Creatives: rise up, claim ownership (have a beer)
A view from Claire Beale

Creatives: rise up, claim ownership (have a beer)

You can sniff a degree of nervousness on the industry air today. A new Executive Creative Directors Council is being launched down at the IPA. The beer’s chilling, the nibbles are on order. But will anyone actually turn up? Creatives aren’t good at turning up.

This time they must. ECDC might sound like a paunchy rabble of saggy rockers, but if it’s true to the vision of its instigator – DLKW Lowe’s Dave Henderson – then it will bring together the talents of the most important people in our business: creatives.

I’m taking a purist’s view of the term "creative" here: the proper creatives, with proven creative credentials, working in creative departments on creative ideas and executions. They’re a powerful bunch. As Henderson says: "Remember, this group of people have arguably the greatest influence on the content of almost £14 billion of advertising in the UK alone and help shape the future of many of the world’s foremost brands."

There are many, many important reasons (14 billion of them for starters) why advertising creatives need to find their collective voice. Here are some:

Because if you take creativity out of the industry conversation, you’re too often left with a lot of people focusing on functionals such as tools and price. And what we’re really here to do – find transformative creative ideas that grow businesses – gets buried under the weight of hollow processes and structures.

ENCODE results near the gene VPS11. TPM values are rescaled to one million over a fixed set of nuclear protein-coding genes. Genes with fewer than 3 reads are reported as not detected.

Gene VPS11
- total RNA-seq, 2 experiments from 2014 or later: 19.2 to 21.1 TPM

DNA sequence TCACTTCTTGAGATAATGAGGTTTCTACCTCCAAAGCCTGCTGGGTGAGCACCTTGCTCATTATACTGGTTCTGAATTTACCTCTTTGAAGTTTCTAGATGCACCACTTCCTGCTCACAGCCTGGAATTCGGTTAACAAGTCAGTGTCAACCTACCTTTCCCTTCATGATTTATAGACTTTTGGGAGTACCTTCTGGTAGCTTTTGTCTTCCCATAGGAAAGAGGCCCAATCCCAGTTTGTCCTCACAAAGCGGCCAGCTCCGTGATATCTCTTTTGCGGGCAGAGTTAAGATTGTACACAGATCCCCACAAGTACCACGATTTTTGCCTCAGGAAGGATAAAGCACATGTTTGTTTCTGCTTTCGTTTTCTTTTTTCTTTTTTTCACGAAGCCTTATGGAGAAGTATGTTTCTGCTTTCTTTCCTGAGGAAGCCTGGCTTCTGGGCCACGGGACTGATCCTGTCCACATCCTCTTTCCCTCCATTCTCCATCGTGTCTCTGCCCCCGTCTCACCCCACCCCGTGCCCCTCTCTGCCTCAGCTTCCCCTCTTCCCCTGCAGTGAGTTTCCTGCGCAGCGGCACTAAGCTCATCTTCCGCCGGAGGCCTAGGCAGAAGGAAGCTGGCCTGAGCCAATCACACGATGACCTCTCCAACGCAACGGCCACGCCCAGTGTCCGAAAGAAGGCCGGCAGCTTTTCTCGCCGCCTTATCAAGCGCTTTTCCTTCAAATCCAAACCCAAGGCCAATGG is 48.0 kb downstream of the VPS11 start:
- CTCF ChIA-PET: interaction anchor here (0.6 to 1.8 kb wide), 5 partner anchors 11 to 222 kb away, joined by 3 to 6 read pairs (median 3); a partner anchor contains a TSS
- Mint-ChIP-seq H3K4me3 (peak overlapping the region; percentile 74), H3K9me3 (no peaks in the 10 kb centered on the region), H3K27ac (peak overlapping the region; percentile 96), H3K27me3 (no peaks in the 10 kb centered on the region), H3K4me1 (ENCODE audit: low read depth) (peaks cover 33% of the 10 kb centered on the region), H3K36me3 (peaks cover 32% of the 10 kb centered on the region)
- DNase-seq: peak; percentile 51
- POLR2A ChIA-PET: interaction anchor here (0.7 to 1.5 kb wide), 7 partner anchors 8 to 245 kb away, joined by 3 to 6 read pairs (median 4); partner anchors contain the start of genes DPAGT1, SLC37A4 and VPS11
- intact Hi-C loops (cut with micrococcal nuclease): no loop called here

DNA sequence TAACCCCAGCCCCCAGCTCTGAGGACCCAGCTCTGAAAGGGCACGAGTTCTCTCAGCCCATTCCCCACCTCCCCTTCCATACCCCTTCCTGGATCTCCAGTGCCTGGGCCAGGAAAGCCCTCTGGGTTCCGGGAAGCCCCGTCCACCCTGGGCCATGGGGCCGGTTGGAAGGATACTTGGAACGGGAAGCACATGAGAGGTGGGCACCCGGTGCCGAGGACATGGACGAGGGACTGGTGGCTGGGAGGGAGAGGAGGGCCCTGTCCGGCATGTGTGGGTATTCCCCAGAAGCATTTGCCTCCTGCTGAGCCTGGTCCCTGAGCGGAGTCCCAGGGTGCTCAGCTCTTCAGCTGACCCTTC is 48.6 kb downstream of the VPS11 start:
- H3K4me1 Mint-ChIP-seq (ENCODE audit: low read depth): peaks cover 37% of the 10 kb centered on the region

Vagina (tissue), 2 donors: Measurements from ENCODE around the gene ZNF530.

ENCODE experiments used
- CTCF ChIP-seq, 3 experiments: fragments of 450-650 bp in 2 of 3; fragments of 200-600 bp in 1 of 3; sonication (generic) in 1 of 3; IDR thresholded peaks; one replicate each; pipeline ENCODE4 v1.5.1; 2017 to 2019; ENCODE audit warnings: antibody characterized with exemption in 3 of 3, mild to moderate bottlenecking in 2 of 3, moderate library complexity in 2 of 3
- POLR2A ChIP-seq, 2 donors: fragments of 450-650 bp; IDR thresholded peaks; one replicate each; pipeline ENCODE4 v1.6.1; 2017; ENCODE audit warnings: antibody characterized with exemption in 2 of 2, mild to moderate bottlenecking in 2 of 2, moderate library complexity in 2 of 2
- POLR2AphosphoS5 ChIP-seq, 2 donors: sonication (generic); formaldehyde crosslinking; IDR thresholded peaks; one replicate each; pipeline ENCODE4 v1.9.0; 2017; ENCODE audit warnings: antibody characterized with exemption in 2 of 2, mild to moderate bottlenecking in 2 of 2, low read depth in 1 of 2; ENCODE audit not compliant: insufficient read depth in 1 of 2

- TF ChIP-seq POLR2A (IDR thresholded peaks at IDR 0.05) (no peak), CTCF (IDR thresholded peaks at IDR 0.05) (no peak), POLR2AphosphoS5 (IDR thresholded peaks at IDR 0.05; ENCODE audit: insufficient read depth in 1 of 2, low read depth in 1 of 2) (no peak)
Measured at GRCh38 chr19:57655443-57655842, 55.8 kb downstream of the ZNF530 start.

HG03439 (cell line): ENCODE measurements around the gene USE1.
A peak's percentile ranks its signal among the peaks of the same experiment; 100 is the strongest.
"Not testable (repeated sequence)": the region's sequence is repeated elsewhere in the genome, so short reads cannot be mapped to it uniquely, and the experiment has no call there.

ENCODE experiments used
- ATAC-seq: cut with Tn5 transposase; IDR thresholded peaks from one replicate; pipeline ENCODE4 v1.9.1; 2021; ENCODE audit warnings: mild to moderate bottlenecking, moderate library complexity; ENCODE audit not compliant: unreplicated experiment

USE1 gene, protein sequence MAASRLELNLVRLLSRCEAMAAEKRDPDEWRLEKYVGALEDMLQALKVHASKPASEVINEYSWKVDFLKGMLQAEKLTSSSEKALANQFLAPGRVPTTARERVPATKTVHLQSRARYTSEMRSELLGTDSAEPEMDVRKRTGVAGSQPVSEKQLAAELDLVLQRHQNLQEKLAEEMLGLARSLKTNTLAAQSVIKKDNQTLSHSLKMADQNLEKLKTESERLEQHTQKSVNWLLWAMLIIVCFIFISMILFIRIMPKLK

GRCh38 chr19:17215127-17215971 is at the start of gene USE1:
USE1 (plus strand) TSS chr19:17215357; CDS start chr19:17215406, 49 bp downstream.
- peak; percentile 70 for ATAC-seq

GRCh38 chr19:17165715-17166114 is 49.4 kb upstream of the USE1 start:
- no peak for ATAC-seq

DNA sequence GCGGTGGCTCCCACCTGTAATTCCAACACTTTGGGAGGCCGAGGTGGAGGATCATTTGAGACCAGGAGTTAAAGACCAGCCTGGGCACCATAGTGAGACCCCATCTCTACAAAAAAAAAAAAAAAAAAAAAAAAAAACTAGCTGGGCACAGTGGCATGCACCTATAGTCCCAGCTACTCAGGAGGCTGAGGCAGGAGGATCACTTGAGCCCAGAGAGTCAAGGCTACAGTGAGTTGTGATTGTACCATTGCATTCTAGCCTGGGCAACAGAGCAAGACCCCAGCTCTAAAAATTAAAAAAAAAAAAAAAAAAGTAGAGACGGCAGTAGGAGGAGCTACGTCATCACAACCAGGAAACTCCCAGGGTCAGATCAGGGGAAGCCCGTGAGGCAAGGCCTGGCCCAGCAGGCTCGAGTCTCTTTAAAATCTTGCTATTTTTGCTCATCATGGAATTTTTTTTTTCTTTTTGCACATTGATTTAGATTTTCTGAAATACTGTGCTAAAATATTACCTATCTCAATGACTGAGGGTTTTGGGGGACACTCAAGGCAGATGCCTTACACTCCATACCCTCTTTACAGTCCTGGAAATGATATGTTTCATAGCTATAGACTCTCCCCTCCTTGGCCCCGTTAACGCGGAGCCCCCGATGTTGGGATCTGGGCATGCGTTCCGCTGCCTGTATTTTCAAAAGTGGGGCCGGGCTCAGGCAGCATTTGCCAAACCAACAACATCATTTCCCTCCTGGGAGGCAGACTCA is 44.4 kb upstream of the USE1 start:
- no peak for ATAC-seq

Without a creative contingent, almost every gathering of the great and good looks like a convention of accountants

Because if creatives don’t engage with the key industry forums, they’ll never have a proper hand in shaping the business for the better. And where creatives have a hand, things are mostly better. At every debate about the state and future of our industry, the creative people who drive it need to have an invested view.

Because if creatives talk to each other more, they will surely find common experiences, frustrations and joys that will facilitate new learnings and a positive camaraderie. As Henderson himself admits:

"Despite being surrounded by people all day, this can often be a quite lonely job with very unique pressures."

Because without a creative contingent, almost every gathering of the great and good from our exhilarating, punchy, sometimes sexy creative industry looks and feels like a convention of shapeless accountants.

We need to be better at shaping ourselves as a creative industry, with an engaged creative voice. Yes, we need to prove the effectiveness and efficiency of what we do, but with creative magic beating at the heart of it all. We need to be an industry led by creative magic. ECDC is an important step. I hope at tonight’s launch all the beer gets drunk, all the nibbles nibbled and creatives start to take some real ownership of their industry.

claire.beale@haymarket.com
@clairebeale

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